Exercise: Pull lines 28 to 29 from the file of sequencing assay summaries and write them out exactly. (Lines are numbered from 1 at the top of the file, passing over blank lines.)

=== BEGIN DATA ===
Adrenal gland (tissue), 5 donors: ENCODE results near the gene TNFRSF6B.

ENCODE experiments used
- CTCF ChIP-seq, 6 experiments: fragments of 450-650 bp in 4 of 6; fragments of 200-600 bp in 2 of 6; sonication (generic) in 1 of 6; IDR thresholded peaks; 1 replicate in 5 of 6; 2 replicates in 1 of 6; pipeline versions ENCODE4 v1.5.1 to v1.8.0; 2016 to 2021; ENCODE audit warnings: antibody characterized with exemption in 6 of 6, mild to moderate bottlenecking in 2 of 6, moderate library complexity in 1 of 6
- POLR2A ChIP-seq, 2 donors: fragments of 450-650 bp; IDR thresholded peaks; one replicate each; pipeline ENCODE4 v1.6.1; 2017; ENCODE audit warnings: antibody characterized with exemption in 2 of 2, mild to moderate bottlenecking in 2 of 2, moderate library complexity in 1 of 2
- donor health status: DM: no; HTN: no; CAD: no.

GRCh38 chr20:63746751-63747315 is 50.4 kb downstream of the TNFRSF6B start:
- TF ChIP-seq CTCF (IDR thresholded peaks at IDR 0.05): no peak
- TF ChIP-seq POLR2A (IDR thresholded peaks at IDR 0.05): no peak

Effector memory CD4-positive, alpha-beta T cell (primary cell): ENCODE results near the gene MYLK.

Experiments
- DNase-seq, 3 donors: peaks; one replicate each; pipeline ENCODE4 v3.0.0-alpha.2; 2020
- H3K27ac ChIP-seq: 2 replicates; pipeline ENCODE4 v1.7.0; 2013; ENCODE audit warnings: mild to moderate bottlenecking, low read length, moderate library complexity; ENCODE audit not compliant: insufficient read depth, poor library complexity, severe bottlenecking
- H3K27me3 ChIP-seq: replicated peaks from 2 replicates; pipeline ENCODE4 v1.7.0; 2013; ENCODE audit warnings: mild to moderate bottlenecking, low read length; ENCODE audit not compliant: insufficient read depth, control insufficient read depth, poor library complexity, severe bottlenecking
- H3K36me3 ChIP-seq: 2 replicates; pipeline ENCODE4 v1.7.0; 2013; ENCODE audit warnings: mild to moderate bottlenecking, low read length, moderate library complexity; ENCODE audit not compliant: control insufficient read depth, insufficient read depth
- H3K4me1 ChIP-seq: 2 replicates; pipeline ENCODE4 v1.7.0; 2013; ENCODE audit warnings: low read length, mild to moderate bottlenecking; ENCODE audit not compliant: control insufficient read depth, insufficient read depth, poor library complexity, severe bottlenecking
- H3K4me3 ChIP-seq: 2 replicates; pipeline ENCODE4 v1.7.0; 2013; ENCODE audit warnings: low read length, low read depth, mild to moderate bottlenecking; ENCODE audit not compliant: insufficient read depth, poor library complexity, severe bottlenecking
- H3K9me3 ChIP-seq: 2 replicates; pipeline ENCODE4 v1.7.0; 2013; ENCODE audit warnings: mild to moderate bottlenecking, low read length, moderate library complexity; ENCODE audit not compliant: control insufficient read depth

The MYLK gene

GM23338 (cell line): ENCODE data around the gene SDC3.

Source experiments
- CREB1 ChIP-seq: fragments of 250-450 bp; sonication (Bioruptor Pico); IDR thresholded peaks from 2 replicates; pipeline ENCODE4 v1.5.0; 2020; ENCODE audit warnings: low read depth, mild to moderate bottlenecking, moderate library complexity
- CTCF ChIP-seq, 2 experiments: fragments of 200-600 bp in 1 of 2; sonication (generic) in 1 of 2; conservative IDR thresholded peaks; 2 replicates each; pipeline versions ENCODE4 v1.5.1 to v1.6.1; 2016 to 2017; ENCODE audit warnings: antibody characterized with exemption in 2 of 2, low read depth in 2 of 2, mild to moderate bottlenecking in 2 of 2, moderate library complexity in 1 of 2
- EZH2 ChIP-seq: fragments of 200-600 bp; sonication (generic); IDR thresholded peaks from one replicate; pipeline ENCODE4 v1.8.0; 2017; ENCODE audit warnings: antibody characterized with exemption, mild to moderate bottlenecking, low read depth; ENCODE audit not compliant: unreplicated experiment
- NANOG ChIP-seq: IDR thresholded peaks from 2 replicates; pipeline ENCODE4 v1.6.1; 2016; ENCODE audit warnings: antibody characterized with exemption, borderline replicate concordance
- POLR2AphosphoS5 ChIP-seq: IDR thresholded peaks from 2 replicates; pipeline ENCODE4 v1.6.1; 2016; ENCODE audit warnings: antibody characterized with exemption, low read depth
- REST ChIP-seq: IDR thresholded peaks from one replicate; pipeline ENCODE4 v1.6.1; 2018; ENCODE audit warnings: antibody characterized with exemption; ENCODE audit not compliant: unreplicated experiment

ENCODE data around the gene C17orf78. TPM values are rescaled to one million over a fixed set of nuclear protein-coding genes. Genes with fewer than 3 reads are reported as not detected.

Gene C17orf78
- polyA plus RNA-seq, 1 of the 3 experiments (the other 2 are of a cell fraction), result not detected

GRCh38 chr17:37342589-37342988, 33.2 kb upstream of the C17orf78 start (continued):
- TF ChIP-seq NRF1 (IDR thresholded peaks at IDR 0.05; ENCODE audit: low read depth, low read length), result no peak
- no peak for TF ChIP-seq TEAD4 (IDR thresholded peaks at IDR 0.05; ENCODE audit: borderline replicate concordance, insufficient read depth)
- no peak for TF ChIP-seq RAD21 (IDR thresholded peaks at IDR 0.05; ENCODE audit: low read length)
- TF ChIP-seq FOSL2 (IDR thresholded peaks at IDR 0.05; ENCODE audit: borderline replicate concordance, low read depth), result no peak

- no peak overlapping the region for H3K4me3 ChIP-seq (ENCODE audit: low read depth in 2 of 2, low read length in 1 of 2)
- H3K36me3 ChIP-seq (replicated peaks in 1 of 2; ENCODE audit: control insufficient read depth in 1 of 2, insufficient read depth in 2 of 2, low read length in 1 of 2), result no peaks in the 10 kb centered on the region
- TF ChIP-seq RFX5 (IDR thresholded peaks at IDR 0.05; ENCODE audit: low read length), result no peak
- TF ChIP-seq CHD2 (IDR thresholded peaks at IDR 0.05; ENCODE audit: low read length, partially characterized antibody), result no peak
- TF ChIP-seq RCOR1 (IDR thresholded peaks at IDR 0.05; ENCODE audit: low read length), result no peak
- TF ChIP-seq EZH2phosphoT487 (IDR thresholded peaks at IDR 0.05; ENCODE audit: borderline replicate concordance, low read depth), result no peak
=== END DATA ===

Gene C17orf78
- polyA plus RNA-seq, 1 of the 3 experiments (the other 2 are of a cell fraction), result not detected